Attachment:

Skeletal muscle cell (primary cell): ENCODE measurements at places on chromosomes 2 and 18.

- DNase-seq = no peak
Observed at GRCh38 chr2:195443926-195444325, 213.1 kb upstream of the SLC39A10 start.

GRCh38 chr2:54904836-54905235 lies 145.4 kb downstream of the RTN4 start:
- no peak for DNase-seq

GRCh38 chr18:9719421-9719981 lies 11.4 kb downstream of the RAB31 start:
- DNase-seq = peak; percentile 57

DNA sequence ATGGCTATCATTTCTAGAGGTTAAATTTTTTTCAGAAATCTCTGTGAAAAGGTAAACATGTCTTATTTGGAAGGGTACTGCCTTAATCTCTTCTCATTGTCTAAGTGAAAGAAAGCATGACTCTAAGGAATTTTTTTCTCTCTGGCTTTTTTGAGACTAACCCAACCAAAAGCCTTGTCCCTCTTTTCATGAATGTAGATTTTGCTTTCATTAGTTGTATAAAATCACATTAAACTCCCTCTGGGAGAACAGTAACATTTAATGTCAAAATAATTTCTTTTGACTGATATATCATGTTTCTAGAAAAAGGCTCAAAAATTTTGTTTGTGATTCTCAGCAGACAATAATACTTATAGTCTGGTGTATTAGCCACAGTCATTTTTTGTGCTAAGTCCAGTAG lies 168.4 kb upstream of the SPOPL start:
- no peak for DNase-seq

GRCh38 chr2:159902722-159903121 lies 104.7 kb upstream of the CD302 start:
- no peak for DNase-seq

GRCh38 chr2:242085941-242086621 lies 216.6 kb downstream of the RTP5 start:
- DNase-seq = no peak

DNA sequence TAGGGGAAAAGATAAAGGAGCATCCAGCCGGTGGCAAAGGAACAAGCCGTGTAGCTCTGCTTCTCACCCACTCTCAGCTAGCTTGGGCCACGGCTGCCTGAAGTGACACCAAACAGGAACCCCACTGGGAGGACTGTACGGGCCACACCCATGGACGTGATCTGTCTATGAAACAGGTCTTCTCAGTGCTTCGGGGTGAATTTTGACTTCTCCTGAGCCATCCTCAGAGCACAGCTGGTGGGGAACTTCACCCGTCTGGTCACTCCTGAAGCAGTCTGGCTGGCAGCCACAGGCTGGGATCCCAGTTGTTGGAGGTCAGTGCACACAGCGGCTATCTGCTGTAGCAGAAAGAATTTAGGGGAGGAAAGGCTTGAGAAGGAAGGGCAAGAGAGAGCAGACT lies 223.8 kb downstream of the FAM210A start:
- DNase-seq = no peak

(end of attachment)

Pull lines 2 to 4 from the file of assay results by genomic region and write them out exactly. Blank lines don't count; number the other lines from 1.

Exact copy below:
- DNase-seq = no peak
Observed at GRCh38 chr2:195443926-195444325, 213.1 kb upstream of the SLC39A10 start.

GRCh38 chr2:54904836-54905235 lies 145.4 kb downstream of the RTN4 start: